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Middle East Eye short-listed for top media awards

Nominations focus on MEE reporting from Syria, Yemen and Turkey
Peter Oborne, pictured here in Sanaa, has been nominated for his writing on Yemen (Mohammed Al-Mikhlafi/MEE)

Middle East Eye has been selected in four major categories to vie for prestigious media awards.

The site was nominated for breaking news story, freelance writer, national site and commentary/blogging when the shortlist for the Online Media Awards was announced on Friday.

David Hearst, Middle East Eye's editor-in-chief, said: “These nominations are recognition of the fact that Middle East Eye is now essential reading for anyone with an interest in the MENA region and its relationship with the rest of the world.

"MEE has established itself as a trusted and authentic voice that is building bridges, challenging dominant narratives - and growing its audience and influence week by week."

Breaking News Story of The Year

MEE had covered the desperation of life in eastern Aleppo for months before the end of the siege in December 2016, cultivating a network of local correspondents including Zouhir Al Shimale.

Reporter Areeb Ullah broke the world exclusive about the UN-brokered ceasefire that finally brought a halt to the fighting, and reported live on the mass protests in London.

Food stalls in Aleppo reopen in August 2016 after a recent siege was lifted (MEE/Zouhir al-Shimale)
He also interviewed trapped American journalist Bilal Abdul Kareem via Facebook live as bombs rained down in the final days of the enclave.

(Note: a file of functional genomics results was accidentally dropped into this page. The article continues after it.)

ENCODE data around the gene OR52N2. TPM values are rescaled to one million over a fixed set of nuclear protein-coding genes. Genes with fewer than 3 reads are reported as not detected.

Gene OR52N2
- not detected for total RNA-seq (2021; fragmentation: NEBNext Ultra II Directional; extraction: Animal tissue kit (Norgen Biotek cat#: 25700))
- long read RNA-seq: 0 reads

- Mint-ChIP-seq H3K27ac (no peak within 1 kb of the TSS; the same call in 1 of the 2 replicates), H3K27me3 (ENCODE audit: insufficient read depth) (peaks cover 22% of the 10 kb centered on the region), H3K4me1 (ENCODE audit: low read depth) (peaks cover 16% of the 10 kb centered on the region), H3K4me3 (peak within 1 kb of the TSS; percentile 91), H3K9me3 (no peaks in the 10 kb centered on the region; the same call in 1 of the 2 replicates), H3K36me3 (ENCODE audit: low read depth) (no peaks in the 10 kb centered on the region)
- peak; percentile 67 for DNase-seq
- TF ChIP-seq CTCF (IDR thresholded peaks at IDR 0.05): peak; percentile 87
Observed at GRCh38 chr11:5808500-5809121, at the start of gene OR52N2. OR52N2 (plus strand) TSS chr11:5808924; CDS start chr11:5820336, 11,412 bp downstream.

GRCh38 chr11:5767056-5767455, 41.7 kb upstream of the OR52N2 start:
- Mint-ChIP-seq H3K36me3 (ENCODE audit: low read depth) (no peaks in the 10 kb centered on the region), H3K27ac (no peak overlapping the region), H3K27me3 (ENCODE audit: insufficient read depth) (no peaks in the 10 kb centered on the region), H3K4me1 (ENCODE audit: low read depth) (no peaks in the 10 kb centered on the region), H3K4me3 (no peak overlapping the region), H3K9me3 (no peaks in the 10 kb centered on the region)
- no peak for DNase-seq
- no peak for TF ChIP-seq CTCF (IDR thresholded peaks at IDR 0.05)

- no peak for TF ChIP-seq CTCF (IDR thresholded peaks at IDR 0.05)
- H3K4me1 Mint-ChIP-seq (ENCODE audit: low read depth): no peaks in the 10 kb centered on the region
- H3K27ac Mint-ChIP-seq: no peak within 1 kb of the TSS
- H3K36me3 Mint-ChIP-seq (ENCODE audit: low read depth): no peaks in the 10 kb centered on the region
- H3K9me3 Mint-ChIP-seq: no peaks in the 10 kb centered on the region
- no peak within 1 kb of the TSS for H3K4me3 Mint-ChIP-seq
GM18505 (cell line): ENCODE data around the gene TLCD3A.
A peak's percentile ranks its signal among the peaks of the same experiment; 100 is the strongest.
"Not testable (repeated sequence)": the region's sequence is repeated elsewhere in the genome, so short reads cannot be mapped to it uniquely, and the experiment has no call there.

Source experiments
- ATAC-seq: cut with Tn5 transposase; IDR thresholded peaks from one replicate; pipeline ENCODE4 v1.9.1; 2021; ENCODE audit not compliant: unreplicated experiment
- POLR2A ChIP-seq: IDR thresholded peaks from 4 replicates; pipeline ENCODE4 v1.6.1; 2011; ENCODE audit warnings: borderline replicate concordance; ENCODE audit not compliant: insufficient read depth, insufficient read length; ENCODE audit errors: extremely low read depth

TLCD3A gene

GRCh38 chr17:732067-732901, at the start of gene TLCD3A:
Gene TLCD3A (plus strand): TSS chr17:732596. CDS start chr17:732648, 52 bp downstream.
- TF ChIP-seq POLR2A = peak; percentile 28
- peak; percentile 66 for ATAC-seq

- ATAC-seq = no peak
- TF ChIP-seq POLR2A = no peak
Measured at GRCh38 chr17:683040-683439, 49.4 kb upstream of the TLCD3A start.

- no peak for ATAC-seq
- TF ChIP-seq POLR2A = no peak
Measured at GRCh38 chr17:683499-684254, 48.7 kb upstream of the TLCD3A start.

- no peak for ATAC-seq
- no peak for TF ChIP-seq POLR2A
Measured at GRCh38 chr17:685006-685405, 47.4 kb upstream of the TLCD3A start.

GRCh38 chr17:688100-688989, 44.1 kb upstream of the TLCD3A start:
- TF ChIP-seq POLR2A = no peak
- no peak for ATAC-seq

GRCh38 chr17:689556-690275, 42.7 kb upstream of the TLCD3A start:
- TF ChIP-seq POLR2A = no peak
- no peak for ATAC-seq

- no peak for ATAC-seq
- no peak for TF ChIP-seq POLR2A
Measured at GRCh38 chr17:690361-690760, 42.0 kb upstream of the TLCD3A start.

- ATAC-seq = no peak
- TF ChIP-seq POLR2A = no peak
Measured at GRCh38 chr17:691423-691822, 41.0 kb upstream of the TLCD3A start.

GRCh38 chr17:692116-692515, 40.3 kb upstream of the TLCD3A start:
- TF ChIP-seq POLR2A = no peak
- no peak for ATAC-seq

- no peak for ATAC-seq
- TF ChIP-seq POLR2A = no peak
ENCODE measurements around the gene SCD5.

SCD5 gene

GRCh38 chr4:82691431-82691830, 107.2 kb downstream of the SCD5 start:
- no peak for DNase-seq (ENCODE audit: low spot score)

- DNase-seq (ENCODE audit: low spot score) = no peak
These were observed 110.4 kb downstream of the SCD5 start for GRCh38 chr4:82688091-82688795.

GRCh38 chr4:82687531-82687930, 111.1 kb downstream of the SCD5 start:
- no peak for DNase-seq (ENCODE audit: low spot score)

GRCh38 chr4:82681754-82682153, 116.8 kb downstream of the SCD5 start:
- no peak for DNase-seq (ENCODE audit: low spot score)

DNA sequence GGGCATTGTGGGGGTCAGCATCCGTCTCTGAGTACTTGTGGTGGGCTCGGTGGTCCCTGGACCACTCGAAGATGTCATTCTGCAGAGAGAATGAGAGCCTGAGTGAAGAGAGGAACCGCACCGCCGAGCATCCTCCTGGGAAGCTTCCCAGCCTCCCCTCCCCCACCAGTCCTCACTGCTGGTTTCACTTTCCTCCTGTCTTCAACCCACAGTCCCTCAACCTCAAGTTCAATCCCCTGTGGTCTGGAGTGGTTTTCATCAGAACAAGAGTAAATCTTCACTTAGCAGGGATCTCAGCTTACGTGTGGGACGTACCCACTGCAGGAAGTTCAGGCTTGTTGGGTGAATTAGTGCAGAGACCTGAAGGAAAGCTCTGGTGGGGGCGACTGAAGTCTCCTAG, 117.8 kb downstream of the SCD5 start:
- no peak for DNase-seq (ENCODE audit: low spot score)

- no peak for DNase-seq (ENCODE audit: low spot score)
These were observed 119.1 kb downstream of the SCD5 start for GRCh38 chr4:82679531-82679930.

Other nominees include Al Jazeera English for its coverage of the Turkey coup and ITV News for its reporting on the EU referendum result.

Best Freelance Writer

In a year when events in Turkey have dominated world news headlines, Suraj Sharma has established himself as an ever-present, even-handed and authoritative voice in a country where independent-minded journalists are routinely jailed and intimidated.

A Yes referendum poster campaign in Cankiri, Anatolia in March 2017 (Suraj Sharma/MEE)
During the failed July coup Sharma filed thousands of words and multiple stories that caught the mood of a nation standing on a precipice. Since then he has covered the purges of public officials, complaints about Turkey’s drift towards authoritarianism and a poignant piece on Turkey’s fractured psyche after the New Year’s Eve bomb attacks.

He has also found time to cover lighter subjects, such as tracing Boris Johnson’s Turkish roots to a village in central Anatolia - where the local headman pledged to sacrifice a herd of sheep in honour of the British foreign secretary.

The other nominees are Danielle Rossingh and Motez Bishara, who both write for CNN.

Best Commentary/Blogging

A young girl in Sadaa, Yemen (Mohammed Al-Mikhlafi/MEE)
Peter Oborne was the first Western correspondent to be allowed into the Houthi stronghold of Saada in Yemen, speaking to doctors who revealed that babies were dying in their incubators for lack of basic medicines.

He also highlighted the existence of cluster bombs months before the UK government was forced to admit that British-made munitions had been dropped in Yemen.

Oborne exposed the lie told by then-prime minister David Cameron about Suliman Gani, an imam from Tooting, who was falsely accused of being a supporter of Islamic State during the London mayoral campaign.

Oborne’s series of articles eventually forced an apology and retraction from the UK government.

Last year, Oborne won the Online Media Award for best freelance writer for his reporting from Damascus. The other nominees this year include Robert Peston at ITV News and Guardian Opinion.

Best National News Site

Middle East Eye itself was also nominated in the National News category. The other nominees include BBC News, ITV News, the Daily Mirror and the Independent.

The awards take place in London on 1 June.